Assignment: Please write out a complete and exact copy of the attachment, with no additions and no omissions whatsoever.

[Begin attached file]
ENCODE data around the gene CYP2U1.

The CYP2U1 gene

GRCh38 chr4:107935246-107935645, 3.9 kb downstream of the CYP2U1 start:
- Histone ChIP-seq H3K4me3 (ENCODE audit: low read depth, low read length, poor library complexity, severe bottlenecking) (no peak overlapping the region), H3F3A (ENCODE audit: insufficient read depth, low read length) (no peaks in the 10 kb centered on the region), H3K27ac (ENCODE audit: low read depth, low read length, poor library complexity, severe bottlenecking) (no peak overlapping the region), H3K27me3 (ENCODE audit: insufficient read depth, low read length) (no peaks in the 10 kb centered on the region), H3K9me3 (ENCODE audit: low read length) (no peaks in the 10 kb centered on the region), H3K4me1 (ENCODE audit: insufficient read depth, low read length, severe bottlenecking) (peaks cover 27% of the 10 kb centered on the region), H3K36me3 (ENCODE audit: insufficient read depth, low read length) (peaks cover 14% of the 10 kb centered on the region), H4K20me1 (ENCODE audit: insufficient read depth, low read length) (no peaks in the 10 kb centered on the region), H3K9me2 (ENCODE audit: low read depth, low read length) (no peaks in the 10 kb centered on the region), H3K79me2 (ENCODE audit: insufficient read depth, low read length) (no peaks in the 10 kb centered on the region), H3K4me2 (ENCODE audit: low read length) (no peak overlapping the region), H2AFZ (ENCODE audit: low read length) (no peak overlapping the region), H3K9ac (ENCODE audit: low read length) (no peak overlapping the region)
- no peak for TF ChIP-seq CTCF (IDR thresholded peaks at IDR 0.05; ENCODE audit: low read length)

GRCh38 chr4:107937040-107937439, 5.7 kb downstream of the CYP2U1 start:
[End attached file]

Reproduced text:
ENCODE data around the gene CYP2U1.

The CYP2U1 gene

GRCh38 chr4:107935246-107935645, 3.9 kb downstream of the CYP2U1 start:
- Histone ChIP-seq H3K4me3 (ENCODE audit: low read depth, low read length, poor library complexity, severe bottlenecking) (no peak overlapping the region), H3F3A (ENCODE audit: insufficient read depth, low read length) (no peaks in the 10 kb centered on the region), H3K27ac (ENCODE audit: low read depth, low read length, poor library complexity, severe bottlenecking) (no peak overlapping the region), H3K27me3 (ENCODE audit: insufficient read depth, low read length) (no peaks in the 10 kb centered on the region), H3K9me3 (ENCODE audit: low read length) (no peaks in the 10 kb centered on the region), H3K4me1 (ENCODE audit: insufficient read depth, low read length, severe bottlenecking) (peaks cover 27% of the 10 kb centered on the region), H3K36me3 (ENCODE audit: insufficient read depth, low read length) (peaks cover 14% of the 10 kb centered on the region), H4K20me1 (ENCODE audit: insufficient read depth, low read length) (no peaks in the 10 kb centered on the region), H3K9me2 (ENCODE audit: low read depth, low read length) (no peaks in the 10 kb centered on the region), H3K79me2 (ENCODE audit: insufficient read depth, low read length) (no peaks in the 10 kb centered on the region), H3K4me2 (ENCODE audit: low read length) (no peak overlapping the region), H2AFZ (ENCODE audit: low read length) (no peak overlapping the region), H3K9ac (ENCODE audit: low read length) (no peak overlapping the region)
- no peak for TF ChIP-seq CTCF (IDR thresholded peaks at IDR 0.05; ENCODE audit: low read length)

GRCh38 chr4:107937040-107937439, 5.7 kb downstream of the CYP2U1 start: